I remembered how thrilled I had been finally to have an apartment of my own. My good-sized bedroom had old-fashioned rose-patterned wallpaper that I loved, a big window opened out to the back yard, and there was a sprawling lilac bush that grew right beneath it. In the spring its scent wafted through the whole apartment. My kitchen was perfect for one person, and my little living room had a built-in bookcase for all my books and seashell collection. I hated the thought of having to leave this first home of mine if I could no longer afford it.

While I sat there in front of my $6, I looked up at the top shelf of the hutch, where my angel collection was displayed. My grandmother had given me an angel figurine for each birthday and Christmas for years, and I loved them all. We had shared a strong belief in angels and loved to talk about them. My grandmother, whom we all called “Ba,” had died the year before, and I still missed her and the angel stories.

“Angels show up when they’re needed,” Ba always told me. “They watch over us and sometimes they even visit us.” Gloomily, I thought of how nice it would be if angel showed up with a good job for me.

I got so tired of worrying about everything that I put my head down on the table on my crossed arms, and I must have dozed off.

The sound of a loud muffler just outside my window woke me up. I looked out the window, and saw a big white car covered with red dust parked at the curb beside the house. A large older woman with reddish-gray hair squinted up at the window and waved; I waved back. A short balding man got out of the passenger side.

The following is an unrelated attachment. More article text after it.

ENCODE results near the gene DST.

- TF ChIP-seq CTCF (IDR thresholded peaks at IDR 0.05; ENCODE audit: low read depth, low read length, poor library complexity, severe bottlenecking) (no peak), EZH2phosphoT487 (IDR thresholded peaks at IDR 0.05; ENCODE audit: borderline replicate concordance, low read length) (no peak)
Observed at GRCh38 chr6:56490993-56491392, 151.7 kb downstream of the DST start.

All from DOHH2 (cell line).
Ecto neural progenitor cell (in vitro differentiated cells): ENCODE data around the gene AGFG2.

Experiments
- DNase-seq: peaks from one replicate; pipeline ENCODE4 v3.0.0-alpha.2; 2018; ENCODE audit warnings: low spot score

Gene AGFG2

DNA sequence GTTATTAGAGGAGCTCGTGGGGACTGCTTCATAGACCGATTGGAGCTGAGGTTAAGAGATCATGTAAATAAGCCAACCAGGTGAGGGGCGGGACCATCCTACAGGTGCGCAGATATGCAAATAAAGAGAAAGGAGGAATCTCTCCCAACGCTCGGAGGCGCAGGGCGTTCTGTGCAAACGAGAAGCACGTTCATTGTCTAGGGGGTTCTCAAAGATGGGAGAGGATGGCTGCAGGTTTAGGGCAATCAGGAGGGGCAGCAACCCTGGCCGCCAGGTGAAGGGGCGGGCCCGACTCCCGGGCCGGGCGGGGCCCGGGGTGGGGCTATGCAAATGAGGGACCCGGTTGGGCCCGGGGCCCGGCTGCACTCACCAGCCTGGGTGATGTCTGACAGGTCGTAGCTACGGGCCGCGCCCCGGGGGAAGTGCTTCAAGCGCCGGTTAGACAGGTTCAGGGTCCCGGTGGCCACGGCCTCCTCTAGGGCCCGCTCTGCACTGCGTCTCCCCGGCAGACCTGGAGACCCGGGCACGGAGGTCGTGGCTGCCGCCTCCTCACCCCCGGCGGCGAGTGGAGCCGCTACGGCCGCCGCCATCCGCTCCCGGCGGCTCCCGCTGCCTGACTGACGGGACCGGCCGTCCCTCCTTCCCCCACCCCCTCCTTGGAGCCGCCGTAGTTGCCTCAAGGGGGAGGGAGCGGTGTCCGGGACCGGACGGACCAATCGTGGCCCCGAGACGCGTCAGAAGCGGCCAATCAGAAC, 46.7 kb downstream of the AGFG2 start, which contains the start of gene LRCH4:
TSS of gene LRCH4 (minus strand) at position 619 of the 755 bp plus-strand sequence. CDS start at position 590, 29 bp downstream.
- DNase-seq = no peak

“Can I help you?” I called out.

“Are you Jane?” the woman asked. I wondered how she knew my name, and answered, “That’s me. What can I do for you?”

The woman smiled up at me, and waved a small booklet and said, “Do you still have that turquoise jewelry you advertised?”

“Um, sure!” I said, and ran down to unlock the door.

As the couple walked in, they introduced themselves, and I put on a pot of tea.

As it was steeping, the woman said, “Today is our 40th wedding anniversary and my husband said I could have anything I wanted.” Still smiling, she flipped to a well-worn page in the booklet, and said, “So, do you still have the turquoise squash blossom necklace, bracelet, earrings and ring for sale?”

“Is that the Super Penny Saver?” I asked. The man and woman nodded. “But I put that ad in a year ago, and they don’t keep ads that long.”

“Well, this is an old copy, but I’m hoping you still have everything,” said the woman, her blue eyes shining. I remember thinking how bright and clear those eyes were; like the untroubled eyes of a happy child. I told her I did indeed have everything and went into the bedroom to get the box containing the jewelry.

I showed them both the heavy silver and turquoise necklace, and the matching bracelet, ring and earrings. The woman  exclaimed over everything, and her husband just smiled and sipped his tea.

“I love it all!” the woman exclaimed happily. I gave her a hand-mirror so she could admire herself in the earrings and necklace.

“We’ll take everything. How much?” asked the husband. I had priced the whole set at $450. I thought it was a fair price, but doubted they would want to spend that much. But I thought of the rent, the electric bill and two tires I needed, and hoped that the price wouldn’t be an issue.